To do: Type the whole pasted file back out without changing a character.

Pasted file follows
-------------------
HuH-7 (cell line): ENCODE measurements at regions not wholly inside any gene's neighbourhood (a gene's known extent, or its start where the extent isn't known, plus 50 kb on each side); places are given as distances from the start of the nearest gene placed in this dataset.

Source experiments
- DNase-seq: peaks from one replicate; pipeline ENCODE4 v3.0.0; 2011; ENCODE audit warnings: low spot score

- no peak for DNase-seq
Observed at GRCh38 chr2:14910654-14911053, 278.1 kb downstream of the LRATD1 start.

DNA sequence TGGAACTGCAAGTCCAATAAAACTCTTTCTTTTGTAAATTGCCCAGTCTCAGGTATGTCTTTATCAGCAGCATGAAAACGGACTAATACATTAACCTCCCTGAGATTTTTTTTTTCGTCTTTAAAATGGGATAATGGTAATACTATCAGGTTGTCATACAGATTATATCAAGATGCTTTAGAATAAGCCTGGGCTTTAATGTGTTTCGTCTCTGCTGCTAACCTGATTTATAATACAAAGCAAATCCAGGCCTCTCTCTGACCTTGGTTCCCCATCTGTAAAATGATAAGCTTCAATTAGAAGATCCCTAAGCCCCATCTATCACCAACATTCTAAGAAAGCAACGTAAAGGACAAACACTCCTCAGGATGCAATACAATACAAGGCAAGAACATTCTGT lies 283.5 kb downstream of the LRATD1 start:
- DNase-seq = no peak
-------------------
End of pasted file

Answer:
HuH-7 (cell line): ENCODE measurements at regions not wholly inside any gene's neighbourhood (a gene's known extent, or its start where the extent isn't known, plus 50 kb on each side); places are given as distances from the start of the nearest gene placed in this dataset.

Source experiments
- DNase-seq: peaks from one replicate; pipeline ENCODE4 v3.0.0; 2011; ENCODE audit warnings: low spot score

- no peak for DNase-seq
Observed at GRCh38 chr2:14910654-14911053, 278.1 kb downstream of the LRATD1 start.

DNA sequence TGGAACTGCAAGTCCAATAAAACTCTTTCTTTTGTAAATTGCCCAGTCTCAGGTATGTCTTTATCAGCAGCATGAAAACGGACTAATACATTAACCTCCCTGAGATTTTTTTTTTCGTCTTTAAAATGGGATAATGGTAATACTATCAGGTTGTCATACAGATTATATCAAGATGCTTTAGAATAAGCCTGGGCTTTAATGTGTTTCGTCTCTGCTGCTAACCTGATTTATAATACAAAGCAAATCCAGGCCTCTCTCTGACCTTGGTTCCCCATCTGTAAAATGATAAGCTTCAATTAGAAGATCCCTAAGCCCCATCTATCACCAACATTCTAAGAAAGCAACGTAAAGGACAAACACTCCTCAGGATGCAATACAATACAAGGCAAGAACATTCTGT lies 283.5 kb downstream of the LRATD1 start:
- DNase-seq = no peak